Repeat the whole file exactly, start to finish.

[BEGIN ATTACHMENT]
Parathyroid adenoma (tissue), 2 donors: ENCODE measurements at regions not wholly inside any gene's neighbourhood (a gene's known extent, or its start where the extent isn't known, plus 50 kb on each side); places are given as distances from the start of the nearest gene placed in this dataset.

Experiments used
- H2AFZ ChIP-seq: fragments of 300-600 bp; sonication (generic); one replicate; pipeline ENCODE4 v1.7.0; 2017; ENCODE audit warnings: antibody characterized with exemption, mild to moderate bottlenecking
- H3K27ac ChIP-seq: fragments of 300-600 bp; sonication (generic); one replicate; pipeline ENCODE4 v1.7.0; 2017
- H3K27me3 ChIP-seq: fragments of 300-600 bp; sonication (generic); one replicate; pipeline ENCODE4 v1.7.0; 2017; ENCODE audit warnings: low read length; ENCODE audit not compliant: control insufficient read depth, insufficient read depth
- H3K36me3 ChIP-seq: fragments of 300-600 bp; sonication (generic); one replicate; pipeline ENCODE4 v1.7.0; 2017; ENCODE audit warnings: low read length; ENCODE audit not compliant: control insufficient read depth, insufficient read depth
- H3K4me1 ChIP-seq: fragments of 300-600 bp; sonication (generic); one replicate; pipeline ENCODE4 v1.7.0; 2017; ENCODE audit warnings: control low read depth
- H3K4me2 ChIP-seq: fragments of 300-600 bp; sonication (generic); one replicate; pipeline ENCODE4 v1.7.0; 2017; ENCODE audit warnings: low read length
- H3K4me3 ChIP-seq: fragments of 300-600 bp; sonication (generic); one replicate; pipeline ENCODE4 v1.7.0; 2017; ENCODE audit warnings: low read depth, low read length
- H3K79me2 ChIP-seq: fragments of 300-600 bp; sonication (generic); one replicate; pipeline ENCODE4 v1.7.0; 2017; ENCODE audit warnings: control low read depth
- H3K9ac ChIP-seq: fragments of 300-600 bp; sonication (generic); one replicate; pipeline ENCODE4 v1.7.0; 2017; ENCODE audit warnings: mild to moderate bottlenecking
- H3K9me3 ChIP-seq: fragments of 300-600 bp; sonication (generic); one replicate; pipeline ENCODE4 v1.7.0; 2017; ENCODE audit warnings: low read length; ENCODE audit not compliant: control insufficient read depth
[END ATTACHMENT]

Parathyroid adenoma (tissue), 2 donors: ENCODE measurements at regions not wholly inside any gene's neighbourhood (a gene's known extent, or its start where the extent isn't known, plus 50 kb on each side); places are given as distances from the start of the nearest gene placed in this dataset.

Experiments used
- H2AFZ ChIP-seq: fragments of 300-600 bp; sonication (generic); one replicate; pipeline ENCODE4 v1.7.0; 2017; ENCODE audit warnings: antibody characterized with exemption, mild to moderate bottlenecking
- H3K27ac ChIP-seq: fragments of 300-600 bp; sonication (generic); one replicate; pipeline ENCODE4 v1.7.0; 2017
- H3K27me3 ChIP-seq: fragments of 300-600 bp; sonication (generic); one replicate; pipeline ENCODE4 v1.7.0; 2017; ENCODE audit warnings: low read length; ENCODE audit not compliant: control insufficient read depth, insufficient read depth
- H3K36me3 ChIP-seq: fragments of 300-600 bp; sonication (generic); one replicate; pipeline ENCODE4 v1.7.0; 2017; ENCODE audit warnings: low read length; ENCODE audit not compliant: control insufficient read depth, insufficient read depth
- H3K4me1 ChIP-seq: fragments of 300-600 bp; sonication (generic); one replicate; pipeline ENCODE4 v1.7.0; 2017; ENCODE audit warnings: control low read depth
- H3K4me2 ChIP-seq: fragments of 300-600 bp; sonication (generic); one replicate; pipeline ENCODE4 v1.7.0; 2017; ENCODE audit warnings: low read length
- H3K4me3 ChIP-seq: fragments of 300-600 bp; sonication (generic); one replicate; pipeline ENCODE4 v1.7.0; 2017; ENCODE audit warnings: low read depth, low read length
- H3K79me2 ChIP-seq: fragments of 300-600 bp; sonication (generic); one replicate; pipeline ENCODE4 v1.7.0; 2017; ENCODE audit warnings: control low read depth
- H3K9ac ChIP-seq: fragments of 300-600 bp; sonication (generic); one replicate; pipeline ENCODE4 v1.7.0; 2017; ENCODE audit warnings: mild to moderate bottlenecking
- H3K9me3 ChIP-seq: fragments of 300-600 bp; sonication (generic); one replicate; pipeline ENCODE4 v1.7.0; 2017; ENCODE audit warnings: low read length; ENCODE audit not compliant: control insufficient read depth